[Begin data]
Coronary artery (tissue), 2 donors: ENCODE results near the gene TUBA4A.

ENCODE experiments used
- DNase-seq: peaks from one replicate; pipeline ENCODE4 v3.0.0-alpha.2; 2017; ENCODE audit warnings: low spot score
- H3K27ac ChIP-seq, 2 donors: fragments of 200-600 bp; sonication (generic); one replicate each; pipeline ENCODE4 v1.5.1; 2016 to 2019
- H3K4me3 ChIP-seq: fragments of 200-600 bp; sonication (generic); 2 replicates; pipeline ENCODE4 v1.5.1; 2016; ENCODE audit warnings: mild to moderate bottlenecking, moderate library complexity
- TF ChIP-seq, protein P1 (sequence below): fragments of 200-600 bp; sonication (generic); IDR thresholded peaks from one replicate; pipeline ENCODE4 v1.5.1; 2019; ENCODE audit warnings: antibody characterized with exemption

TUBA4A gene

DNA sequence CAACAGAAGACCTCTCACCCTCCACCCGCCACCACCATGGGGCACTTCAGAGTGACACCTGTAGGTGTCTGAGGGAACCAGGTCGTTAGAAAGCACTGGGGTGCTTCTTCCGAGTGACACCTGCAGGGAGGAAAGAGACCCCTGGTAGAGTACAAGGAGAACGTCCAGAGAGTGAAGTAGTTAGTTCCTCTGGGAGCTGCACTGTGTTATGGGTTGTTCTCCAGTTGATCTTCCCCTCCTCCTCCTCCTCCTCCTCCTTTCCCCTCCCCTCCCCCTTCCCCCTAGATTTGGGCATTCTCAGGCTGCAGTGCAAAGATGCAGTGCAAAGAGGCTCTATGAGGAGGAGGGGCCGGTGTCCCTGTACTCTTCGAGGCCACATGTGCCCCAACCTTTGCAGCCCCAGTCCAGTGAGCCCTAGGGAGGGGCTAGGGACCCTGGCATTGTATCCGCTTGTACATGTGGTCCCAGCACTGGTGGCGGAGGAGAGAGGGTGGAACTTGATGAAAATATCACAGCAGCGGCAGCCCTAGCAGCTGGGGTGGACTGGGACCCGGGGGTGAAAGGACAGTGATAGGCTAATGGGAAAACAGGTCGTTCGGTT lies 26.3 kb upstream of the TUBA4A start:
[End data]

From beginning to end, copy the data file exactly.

Coronary artery (tissue), 2 donors: ENCODE results near the gene TUBA4A.

ENCODE experiments used
- DNase-seq: peaks from one replicate; pipeline ENCODE4 v3.0.0-alpha.2; 2017; ENCODE audit warnings: low spot score
- H3K27ac ChIP-seq, 2 donors: fragments of 200-600 bp; sonication (generic); one replicate each; pipeline ENCODE4 v1.5.1; 2016 to 2019
- H3K4me3 ChIP-seq: fragments of 200-600 bp; sonication (generic); 2 replicates; pipeline ENCODE4 v1.5.1; 2016; ENCODE audit warnings: mild to moderate bottlenecking, moderate library complexity
- TF ChIP-seq, protein P1 (sequence below): fragments of 200-600 bp; sonication (generic); IDR thresholded peaks from one replicate; pipeline ENCODE4 v1.5.1; 2019; ENCODE audit warnings: antibody characterized with exemption

TUBA4A gene

DNA sequence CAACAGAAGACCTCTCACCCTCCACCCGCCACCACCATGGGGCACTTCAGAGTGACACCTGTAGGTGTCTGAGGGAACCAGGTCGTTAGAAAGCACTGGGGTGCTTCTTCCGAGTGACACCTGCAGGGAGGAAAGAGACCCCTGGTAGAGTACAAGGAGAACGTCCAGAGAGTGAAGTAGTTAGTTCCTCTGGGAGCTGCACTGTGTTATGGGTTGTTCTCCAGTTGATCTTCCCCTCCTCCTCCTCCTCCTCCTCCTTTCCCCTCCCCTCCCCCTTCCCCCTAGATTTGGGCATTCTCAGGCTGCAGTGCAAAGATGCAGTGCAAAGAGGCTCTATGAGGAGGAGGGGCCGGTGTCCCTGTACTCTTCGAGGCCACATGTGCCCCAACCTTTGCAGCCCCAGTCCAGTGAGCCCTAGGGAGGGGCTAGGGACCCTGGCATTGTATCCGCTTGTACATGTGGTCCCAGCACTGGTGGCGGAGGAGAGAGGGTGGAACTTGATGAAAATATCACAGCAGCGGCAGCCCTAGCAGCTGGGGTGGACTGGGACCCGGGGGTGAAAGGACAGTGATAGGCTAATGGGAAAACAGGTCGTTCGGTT lies 26.3 kb upstream of the TUBA4A start: